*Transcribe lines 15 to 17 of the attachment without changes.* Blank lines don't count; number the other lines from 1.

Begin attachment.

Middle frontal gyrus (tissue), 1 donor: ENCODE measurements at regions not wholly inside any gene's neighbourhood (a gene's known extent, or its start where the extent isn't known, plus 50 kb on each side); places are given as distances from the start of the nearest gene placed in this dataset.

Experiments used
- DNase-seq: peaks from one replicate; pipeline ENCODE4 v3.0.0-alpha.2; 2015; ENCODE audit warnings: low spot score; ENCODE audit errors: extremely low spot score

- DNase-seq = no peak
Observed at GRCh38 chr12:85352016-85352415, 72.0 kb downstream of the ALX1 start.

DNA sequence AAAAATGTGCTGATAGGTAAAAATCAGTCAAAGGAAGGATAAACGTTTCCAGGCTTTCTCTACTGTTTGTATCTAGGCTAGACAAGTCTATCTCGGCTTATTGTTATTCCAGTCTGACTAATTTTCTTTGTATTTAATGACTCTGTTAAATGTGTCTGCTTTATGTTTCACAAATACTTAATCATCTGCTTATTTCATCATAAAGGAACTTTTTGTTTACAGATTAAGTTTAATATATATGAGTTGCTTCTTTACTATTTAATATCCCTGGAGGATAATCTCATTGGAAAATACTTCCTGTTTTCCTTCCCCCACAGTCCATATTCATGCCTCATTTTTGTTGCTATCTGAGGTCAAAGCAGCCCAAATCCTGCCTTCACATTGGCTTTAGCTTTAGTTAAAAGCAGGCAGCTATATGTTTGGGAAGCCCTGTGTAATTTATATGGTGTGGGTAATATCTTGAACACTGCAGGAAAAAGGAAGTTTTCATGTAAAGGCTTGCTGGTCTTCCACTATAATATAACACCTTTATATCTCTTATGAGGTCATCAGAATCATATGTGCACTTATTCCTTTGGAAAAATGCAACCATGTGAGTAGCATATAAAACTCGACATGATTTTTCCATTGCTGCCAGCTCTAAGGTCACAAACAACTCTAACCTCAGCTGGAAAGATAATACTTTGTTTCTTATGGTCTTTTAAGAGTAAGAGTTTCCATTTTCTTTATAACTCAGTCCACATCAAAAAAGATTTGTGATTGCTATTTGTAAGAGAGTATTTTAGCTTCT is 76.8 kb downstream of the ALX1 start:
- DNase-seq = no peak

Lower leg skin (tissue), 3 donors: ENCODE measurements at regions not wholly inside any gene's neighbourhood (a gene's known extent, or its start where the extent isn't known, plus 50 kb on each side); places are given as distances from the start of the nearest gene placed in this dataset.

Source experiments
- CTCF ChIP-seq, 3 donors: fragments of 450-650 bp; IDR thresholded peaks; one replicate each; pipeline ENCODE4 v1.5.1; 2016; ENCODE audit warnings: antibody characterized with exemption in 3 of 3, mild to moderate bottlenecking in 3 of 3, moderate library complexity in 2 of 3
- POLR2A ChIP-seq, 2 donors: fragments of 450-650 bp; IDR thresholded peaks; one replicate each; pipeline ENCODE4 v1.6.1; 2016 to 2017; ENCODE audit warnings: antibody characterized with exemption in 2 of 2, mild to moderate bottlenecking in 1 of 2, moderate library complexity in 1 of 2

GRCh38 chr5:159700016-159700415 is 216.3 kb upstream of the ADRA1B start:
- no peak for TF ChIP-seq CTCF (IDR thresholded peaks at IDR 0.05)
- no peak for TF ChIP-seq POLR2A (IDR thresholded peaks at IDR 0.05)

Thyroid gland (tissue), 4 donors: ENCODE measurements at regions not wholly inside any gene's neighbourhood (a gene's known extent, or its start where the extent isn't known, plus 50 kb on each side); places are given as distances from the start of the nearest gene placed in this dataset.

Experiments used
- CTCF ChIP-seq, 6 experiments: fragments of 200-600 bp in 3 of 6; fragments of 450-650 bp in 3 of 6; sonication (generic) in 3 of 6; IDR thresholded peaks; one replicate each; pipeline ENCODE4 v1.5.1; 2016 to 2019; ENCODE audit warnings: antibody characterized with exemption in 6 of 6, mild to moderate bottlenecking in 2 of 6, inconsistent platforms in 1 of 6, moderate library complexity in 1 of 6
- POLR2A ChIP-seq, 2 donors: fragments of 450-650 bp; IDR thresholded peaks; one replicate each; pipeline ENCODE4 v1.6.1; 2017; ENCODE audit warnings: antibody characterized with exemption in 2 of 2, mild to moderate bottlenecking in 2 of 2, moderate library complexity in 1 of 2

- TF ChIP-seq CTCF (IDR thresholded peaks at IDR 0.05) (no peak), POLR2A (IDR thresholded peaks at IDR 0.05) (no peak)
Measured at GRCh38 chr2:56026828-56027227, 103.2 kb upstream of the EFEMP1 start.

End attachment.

Thyroid gland (tissue), 4 donors: ENCODE measurements at regions not wholly inside any gene's neighbourhood (a gene's known extent, or its start where the extent isn't known, plus 50 kb on each side); places are given as distances from the start of the nearest gene placed in this dataset.

Experiments used
- CTCF ChIP-seq, 6 experiments: fragments of 200-600 bp in 3 of 6; fragments of 450-650 bp in 3 of 6; sonication (generic) in 3 of 6; IDR thresholded peaks; one replicate each; pipeline ENCODE4 v1.5.1; 2016 to 2019; ENCODE audit warnings: antibody characterized with exemption in 6 of 6, mild to moderate bottlenecking in 2 of 6, inconsistent platforms in 1 of 6, moderate library complexity in 1 of 6